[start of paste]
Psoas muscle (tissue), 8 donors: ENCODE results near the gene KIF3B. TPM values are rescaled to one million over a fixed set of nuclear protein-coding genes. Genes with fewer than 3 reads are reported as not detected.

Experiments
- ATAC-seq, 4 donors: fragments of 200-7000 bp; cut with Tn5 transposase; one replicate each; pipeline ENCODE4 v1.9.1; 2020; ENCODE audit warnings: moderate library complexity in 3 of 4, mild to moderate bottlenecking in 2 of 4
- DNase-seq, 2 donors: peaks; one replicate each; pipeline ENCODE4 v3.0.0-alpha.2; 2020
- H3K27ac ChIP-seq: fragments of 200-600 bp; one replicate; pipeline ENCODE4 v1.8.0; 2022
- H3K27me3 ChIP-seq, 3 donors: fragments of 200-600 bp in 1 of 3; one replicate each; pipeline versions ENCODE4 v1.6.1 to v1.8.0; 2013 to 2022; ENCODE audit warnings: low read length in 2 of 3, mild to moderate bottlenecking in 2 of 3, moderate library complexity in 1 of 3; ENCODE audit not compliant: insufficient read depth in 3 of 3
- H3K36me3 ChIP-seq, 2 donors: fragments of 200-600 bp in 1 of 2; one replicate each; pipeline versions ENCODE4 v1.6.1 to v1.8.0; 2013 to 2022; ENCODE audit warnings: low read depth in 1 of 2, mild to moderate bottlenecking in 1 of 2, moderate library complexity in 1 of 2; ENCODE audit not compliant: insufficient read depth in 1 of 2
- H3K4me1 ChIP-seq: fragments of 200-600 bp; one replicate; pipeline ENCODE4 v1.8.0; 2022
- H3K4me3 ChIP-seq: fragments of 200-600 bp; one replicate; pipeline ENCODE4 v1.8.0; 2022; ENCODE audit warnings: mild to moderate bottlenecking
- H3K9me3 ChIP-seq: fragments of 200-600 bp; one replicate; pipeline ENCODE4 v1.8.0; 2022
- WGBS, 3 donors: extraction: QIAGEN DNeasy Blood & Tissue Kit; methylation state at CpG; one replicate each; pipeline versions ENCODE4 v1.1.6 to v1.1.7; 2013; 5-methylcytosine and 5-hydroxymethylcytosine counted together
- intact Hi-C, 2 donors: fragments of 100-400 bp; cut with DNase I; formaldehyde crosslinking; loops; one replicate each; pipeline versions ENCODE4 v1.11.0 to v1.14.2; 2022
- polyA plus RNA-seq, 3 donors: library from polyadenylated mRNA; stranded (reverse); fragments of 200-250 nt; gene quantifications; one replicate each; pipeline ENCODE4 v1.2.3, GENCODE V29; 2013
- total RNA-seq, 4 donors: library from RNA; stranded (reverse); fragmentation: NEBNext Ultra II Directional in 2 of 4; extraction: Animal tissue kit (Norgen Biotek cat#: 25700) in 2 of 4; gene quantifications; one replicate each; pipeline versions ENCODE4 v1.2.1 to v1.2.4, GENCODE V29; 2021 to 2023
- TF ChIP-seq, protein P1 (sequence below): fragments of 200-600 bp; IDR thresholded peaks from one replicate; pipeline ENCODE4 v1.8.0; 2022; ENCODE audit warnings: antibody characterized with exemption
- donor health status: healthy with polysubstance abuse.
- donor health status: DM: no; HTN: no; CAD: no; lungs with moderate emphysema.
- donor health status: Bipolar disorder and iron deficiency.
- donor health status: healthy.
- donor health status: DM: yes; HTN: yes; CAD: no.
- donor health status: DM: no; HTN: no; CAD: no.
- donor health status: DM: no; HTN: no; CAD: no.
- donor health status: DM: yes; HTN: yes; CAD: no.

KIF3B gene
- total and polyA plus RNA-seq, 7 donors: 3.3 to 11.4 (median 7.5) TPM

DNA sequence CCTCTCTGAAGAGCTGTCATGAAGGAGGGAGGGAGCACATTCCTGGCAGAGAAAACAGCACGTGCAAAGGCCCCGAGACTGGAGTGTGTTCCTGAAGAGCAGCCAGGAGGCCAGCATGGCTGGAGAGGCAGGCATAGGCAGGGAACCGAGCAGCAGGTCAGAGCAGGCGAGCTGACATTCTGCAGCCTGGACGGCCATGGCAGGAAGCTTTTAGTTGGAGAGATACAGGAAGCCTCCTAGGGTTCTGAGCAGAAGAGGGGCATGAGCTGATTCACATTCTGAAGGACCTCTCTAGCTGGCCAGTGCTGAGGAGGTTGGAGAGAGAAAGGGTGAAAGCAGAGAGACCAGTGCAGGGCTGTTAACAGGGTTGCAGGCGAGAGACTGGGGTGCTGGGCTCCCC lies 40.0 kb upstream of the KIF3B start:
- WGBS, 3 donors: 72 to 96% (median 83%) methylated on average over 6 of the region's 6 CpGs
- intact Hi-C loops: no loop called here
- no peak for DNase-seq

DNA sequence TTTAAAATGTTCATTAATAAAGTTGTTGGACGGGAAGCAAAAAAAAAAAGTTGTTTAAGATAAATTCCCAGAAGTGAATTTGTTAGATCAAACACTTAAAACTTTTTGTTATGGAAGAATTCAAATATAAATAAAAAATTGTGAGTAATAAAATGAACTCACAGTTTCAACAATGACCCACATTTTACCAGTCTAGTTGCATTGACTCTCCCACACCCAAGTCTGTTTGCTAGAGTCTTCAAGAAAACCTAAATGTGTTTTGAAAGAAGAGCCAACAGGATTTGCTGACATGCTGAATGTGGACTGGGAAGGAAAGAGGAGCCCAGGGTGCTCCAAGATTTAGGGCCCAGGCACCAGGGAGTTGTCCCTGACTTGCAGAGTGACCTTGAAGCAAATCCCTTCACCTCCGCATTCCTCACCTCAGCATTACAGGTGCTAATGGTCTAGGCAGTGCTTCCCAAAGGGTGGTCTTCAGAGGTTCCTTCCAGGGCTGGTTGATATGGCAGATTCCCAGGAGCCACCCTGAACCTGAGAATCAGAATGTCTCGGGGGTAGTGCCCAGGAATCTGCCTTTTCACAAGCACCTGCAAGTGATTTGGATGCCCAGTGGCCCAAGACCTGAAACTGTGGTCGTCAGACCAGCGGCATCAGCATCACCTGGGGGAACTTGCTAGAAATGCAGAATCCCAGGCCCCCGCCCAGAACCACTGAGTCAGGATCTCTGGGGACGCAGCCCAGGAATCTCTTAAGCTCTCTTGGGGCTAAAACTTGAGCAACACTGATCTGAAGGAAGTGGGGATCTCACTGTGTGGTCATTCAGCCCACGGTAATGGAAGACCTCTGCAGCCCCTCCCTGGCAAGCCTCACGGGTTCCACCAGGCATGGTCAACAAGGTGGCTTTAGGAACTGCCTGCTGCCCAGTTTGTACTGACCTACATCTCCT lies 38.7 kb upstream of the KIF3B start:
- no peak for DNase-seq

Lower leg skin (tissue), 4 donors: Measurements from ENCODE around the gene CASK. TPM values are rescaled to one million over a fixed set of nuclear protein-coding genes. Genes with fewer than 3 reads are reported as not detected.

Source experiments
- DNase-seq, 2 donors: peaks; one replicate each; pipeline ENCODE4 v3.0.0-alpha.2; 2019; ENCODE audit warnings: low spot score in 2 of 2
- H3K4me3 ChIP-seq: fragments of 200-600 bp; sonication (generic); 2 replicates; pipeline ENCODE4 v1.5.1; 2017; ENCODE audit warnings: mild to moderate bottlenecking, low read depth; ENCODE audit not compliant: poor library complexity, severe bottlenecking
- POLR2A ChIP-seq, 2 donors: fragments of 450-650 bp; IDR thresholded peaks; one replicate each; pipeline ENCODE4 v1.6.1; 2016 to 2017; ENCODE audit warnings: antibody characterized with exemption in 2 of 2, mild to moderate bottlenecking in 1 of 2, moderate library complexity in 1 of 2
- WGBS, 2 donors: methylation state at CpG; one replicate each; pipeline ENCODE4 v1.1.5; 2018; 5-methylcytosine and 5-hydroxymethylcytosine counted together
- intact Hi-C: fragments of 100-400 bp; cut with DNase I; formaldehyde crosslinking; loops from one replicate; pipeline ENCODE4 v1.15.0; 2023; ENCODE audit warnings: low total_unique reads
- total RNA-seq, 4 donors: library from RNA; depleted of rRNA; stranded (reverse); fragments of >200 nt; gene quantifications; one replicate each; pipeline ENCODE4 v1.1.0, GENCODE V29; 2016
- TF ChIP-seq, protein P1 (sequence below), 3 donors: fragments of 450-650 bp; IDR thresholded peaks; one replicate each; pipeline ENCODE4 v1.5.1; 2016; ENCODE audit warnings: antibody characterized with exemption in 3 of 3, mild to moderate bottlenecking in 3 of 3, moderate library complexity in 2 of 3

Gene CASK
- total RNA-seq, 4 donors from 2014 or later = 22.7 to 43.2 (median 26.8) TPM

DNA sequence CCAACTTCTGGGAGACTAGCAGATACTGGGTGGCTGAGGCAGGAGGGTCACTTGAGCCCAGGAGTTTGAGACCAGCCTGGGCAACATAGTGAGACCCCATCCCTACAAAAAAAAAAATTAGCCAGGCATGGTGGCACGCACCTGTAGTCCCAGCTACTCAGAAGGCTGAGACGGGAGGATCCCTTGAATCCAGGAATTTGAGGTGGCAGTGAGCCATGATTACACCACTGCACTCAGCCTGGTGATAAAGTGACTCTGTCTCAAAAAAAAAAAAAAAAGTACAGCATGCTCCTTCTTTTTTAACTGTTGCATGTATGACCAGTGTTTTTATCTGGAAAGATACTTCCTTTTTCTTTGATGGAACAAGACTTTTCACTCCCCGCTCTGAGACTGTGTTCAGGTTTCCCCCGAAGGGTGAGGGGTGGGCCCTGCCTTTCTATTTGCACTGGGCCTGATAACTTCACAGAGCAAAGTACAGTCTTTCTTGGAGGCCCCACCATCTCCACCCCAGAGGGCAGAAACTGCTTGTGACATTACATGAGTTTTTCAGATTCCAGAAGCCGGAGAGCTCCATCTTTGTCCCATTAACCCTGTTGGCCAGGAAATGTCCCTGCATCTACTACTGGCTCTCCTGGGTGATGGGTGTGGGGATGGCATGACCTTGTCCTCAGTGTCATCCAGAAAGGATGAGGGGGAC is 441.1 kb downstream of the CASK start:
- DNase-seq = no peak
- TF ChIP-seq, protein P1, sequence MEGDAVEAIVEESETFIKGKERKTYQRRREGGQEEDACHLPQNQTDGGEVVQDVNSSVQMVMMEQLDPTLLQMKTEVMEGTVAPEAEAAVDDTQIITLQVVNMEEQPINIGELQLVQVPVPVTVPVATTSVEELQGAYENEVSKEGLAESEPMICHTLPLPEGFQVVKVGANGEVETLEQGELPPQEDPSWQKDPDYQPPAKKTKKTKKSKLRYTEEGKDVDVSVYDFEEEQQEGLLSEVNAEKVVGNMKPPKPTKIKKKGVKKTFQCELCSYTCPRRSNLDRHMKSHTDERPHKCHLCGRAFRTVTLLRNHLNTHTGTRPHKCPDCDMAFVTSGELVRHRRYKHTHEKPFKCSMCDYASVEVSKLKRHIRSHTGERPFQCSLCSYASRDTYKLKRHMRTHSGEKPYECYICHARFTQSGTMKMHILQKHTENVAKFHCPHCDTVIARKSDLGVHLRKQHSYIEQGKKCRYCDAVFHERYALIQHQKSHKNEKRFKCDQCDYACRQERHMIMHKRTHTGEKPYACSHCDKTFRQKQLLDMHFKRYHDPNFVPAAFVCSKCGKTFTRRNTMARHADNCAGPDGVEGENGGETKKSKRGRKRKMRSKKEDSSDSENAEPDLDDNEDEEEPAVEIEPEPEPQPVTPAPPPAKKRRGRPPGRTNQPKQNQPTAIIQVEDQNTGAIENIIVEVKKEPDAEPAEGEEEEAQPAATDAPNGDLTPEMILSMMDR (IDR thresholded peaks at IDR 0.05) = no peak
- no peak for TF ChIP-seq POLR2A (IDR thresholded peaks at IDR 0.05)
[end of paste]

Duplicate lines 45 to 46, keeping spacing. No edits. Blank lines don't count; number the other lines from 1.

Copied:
- TF ChIP-seq, protein P1, sequence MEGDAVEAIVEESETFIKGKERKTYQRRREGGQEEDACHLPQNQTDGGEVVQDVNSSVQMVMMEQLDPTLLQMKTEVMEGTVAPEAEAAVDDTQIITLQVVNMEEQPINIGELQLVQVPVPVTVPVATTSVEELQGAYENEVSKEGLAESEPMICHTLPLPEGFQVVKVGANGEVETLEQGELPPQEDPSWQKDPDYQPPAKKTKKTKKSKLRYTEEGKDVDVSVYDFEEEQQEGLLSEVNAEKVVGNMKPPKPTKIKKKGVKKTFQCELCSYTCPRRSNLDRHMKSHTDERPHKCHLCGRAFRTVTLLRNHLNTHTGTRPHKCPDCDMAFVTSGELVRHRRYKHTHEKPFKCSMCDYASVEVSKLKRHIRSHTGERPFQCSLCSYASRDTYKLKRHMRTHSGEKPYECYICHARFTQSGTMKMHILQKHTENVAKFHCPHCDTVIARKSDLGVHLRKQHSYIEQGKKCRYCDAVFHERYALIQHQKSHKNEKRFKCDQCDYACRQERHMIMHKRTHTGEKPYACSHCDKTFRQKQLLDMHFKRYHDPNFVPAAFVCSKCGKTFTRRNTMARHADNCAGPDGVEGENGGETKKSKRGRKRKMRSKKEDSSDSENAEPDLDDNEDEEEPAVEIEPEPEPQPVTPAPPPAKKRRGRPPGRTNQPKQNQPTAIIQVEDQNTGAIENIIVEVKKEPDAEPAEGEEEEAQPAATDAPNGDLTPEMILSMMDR (IDR thresholded peaks at IDR 0.05) = no peak
- no peak for TF ChIP-seq POLR2A (IDR thresholded peaks at IDR 0.05)